Translation: much more "high-quality collateral" to be extracted from the system.
"There is nothing safe anymore, because the money-printing distorts all asset prices," is the uncomfortable response Marc Faber gives to Thai TV during this interview when asked for investment ideas. Faber explains how we got here "massive money-printing and ZIRP creates a huge pool of liquidity that does not flow evenly," as it washes from Nasdaq stocks to real estate to emerging markets and so on. Each time, "the bubble inflates and then is deflated as the capital (liquidity) floods out." The Fed, based on the doubling of interest rates since they began QE3 "has lost control of the bond market," Faber warns; adding that while he expects some "cosmetic tapering," the Fed members and other neo-Keynesian clowns will react to a "weakening US and global economy," and we will be a $150 billion QE by the end of next year, as the world is held hostage to US monetary policy.
With Septeper an epic disappointment, some terms being casually thrown now include Octaper and Dectaper. But while the first is quite improbable, despite Bullard's attempt at a trial balloon floated on BBG TV moments ago, the prevailing consensus has now shifted to December. Which incidentally is when Bank of America, which was the only big/TBTF bank to correctly forecast a Snotaper announcement, has marked its calendar in expecting the first $10 billion reduction in the monthly $85 billion flow injection by the Fed. To wit: "In line with our out-of-consensus call, the Fed surprised most market participants and did not taper at their September meeting. Moreover, the FOMC statement, updated projections, and tone of Chairman Bernanke’s press conference all were dovish, as we had anticipated. Thus, our base case remains for a December taper. We now expect a modest-sized reduction of $10 bn, split evenly between MBS and Treasuries, followed by a gradual, data-dependent wind-down of purchases likely to end in October 2014. We also now expect the first rate hike in late 2015 at the earliest (previously we had looked for the first hike that summer), putting the target funds rate at 50 bp at the end of 2015 and 1.50% at the end of 2016."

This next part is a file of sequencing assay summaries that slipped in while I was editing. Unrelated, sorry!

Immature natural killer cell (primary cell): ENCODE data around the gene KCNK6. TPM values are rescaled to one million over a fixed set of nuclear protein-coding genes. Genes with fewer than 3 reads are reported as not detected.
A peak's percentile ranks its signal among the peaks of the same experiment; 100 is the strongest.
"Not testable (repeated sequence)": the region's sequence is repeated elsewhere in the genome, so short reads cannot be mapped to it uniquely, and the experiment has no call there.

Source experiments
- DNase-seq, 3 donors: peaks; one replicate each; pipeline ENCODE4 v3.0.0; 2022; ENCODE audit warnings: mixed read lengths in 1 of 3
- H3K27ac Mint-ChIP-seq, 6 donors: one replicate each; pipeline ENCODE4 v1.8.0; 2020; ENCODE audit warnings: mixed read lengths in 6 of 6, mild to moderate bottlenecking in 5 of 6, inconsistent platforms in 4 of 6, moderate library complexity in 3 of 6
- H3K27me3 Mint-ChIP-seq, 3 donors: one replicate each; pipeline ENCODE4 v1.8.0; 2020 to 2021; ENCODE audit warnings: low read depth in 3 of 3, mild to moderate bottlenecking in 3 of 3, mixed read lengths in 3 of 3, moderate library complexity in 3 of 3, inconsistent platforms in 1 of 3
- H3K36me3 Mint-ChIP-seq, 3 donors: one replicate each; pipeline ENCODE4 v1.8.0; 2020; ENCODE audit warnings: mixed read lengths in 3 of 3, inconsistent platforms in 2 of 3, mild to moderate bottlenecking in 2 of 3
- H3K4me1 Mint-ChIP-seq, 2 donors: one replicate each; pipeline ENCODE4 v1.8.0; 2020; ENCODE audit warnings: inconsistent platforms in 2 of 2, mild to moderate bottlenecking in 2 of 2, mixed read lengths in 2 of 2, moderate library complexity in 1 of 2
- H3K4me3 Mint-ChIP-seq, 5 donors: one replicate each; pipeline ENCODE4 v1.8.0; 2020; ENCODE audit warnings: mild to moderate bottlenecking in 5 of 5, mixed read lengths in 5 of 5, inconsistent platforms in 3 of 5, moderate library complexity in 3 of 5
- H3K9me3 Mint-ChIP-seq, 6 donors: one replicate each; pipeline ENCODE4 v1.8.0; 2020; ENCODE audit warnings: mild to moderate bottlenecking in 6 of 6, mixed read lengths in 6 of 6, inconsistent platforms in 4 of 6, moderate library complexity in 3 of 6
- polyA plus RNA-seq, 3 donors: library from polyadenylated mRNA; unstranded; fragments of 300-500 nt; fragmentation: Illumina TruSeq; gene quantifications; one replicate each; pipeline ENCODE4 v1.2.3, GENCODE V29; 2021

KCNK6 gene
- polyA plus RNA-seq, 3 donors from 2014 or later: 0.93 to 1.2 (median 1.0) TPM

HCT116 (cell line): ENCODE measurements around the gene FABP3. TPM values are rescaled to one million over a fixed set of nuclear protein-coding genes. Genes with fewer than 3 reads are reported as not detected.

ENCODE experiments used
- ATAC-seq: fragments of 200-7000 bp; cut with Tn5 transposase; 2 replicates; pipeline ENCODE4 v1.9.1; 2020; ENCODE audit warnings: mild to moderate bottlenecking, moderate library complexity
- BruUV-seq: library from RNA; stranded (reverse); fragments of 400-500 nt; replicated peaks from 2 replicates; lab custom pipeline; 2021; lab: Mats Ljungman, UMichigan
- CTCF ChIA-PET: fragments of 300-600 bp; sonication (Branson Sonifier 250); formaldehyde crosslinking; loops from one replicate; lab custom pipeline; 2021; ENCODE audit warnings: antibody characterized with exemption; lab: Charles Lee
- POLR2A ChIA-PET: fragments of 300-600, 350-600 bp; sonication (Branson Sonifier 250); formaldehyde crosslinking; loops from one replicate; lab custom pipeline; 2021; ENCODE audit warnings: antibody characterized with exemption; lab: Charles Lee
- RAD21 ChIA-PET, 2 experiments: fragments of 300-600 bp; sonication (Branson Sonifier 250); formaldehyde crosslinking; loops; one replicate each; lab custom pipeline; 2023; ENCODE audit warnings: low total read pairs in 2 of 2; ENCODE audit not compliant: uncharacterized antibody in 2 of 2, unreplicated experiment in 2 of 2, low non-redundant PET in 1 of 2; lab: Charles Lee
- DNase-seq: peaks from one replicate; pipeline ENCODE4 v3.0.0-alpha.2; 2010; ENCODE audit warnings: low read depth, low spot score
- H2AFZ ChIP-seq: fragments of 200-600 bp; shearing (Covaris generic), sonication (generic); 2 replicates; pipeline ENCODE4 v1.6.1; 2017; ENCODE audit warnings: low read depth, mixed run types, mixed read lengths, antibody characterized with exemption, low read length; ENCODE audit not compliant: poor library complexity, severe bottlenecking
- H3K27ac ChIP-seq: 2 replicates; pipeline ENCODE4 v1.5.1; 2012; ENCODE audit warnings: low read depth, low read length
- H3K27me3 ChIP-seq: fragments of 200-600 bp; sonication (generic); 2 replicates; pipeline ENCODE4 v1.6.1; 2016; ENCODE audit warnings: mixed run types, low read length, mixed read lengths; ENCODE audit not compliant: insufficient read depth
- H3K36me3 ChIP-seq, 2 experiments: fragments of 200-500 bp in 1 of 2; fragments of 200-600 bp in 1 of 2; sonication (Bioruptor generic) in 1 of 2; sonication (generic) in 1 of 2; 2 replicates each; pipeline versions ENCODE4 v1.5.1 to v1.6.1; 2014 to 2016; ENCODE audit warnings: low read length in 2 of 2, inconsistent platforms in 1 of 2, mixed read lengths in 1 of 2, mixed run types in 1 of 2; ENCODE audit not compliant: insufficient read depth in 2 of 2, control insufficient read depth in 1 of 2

For what it's worth, here is Goldman's Jan Hatzius with a Q&A on the Fed's announcement, which now sees the first tapering to start in December, QE to conclude (three months after their prior forecast), and expects the first rate hike to take place in 2016: 8 years after the start of the financial crisis: "We now expect the QE tapering process to start at the December 2013 FOMC meeting and to conclude in September 2014, three months later than before. Our baseline is that the first step will consist of a $10bn cut in Treasury purchases. These steps remain data dependent in all respects--timing, size, and composition. A change in the explicit forward guidance for the federal funds rate is also likely, probably at the same time as the first tapering step. Our baseline is an indication that the 6.5% unemployment threshold is conditional on a forecast of a near-term return of inflation to 2%, and that a lower threshold would apply otherwise. But there are also other options, such as an outright inflation floor or an outright reduction in the unemployment threshold. Our forecast for the first hike in the funds rate remains early 2016. The reasons are the large output gap, persistent below-target inflation, and some weight on "optimal control" considerations."
BOTTOM LINE: The FOMC unexpectedly decided not to taper the rate of its asset purchases at today's meeting, preferring to wait for further confirmation of improvement in the outlook. There was no change to the forward guidance on the federal funds rate. The Summary of Economic Projections showed a decline in the central tendency expectation for the year-end 2015 fed funds rate, and the 2016 rate suggested a cautious pace of rate hikes once they begin.
The July statement from the FOMC presented the following snapshot of the economy, "Information received since the Federal Open Market Committee met in June suggests that economic activity expanded at a modest pace during the first half of the year. Labor market conditions have shown further improvement in recent months..." but as Stone McCarthy notes, tomorrow's FOMC post-meeting statement could well be less upbeat in tone, with hints of a slowing in the pace of improvements in the labor market, housing, consumer and business spending, and inflation remaining well below the 2% goal. A look at the housing and spending data certainly raises eyebrows but it is clear that the Fed remains cornered by deficits, sentiment, technicals, and international ire.